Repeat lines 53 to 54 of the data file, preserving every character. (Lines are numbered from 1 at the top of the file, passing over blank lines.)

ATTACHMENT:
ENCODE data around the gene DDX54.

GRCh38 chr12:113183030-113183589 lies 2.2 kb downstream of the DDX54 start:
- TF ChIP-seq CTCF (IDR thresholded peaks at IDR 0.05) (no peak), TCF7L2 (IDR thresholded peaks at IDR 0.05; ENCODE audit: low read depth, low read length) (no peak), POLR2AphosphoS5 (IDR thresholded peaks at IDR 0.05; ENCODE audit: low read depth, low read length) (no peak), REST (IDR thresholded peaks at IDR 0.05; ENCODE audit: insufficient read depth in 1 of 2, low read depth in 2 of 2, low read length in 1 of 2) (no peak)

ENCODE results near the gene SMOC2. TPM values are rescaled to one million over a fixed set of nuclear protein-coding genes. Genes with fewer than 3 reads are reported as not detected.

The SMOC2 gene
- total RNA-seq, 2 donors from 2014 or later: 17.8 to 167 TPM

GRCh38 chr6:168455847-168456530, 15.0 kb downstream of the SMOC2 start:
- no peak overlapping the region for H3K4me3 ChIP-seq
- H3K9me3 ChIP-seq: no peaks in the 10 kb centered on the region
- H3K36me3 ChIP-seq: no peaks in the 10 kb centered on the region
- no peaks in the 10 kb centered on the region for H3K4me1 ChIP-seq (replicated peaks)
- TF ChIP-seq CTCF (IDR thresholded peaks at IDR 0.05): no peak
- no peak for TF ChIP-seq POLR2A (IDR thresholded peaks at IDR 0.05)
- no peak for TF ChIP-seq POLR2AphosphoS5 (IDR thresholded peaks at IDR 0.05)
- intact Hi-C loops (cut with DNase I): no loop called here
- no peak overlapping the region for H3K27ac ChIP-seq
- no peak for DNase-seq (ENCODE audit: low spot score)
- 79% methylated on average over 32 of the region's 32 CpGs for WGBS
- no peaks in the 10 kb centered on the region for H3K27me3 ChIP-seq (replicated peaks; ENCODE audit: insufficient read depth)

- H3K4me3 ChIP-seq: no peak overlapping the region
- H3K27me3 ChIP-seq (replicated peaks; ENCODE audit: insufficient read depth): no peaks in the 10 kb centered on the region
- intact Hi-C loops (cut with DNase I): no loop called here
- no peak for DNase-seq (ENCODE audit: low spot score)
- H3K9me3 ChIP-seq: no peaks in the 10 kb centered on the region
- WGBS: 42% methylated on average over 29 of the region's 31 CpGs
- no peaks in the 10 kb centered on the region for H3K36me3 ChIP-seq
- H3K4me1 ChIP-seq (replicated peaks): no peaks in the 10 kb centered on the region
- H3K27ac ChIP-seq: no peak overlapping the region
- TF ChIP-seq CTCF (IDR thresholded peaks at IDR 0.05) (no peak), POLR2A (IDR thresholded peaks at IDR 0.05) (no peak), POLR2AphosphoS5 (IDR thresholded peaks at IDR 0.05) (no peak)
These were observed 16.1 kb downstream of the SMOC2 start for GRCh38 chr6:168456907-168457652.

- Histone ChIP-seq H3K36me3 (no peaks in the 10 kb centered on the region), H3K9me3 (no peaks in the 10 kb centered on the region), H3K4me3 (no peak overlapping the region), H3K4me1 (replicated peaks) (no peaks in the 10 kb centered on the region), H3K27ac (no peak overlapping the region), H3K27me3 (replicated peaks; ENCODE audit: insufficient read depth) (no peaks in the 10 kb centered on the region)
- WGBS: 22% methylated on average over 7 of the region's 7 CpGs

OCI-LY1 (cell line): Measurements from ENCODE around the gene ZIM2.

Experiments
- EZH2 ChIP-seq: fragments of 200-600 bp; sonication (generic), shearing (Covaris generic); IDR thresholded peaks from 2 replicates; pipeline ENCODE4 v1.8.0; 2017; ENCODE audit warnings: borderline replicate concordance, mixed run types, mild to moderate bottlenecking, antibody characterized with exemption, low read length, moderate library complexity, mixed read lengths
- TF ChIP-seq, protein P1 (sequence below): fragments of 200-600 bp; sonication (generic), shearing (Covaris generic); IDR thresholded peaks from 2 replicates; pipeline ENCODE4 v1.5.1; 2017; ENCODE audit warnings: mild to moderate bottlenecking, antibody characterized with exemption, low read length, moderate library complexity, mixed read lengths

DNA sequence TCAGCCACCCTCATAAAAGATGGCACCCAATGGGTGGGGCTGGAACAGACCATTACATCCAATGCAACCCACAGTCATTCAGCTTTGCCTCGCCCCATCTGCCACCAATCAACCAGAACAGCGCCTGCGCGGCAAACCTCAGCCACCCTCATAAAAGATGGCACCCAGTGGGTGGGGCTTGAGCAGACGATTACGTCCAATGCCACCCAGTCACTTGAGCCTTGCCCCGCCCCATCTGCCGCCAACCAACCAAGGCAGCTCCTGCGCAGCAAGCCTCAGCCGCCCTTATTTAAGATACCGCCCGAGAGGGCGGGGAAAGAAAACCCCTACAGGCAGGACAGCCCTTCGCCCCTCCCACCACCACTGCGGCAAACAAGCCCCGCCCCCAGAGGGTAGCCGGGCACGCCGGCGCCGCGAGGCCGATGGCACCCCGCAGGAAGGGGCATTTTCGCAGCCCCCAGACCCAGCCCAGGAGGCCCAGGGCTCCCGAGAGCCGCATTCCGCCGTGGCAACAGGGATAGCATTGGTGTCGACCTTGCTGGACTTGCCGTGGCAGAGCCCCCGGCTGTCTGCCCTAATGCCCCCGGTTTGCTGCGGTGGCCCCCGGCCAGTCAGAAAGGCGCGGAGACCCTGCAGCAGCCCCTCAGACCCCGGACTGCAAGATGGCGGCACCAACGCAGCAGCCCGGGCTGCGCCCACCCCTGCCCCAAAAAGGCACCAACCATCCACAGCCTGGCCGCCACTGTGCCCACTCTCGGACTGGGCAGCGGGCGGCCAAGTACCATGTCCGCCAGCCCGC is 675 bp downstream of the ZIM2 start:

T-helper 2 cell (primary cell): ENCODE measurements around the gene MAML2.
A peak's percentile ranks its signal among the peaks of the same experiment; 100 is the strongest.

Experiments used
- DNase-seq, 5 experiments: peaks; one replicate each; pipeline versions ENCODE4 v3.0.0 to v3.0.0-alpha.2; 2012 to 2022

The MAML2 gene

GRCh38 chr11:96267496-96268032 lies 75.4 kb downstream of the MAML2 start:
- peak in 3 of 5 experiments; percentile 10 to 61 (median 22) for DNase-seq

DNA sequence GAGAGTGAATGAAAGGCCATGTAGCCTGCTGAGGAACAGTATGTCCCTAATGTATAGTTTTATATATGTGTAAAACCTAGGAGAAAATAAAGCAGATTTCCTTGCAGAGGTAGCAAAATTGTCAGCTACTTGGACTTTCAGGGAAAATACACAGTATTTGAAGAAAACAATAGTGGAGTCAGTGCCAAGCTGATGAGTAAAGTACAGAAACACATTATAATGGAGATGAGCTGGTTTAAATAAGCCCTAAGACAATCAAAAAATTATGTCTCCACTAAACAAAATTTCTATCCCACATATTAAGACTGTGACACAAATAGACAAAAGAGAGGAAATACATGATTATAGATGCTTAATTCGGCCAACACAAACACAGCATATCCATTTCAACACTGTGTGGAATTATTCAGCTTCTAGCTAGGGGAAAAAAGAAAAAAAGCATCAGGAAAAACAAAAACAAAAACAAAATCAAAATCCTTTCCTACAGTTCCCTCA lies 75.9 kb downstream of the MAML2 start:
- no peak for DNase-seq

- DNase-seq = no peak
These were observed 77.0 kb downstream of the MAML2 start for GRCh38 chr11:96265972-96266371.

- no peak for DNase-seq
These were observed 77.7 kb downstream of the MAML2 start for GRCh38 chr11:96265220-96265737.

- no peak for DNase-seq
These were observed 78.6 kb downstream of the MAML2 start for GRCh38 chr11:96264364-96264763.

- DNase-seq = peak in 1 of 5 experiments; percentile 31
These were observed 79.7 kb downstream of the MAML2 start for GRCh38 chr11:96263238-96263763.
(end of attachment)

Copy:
- DNase-seq = peak in 1 of 5 experiments; percentile 31
These were observed 79.7 kb downstream of the MAML2 start for GRCh38 chr11:96263238-96263763.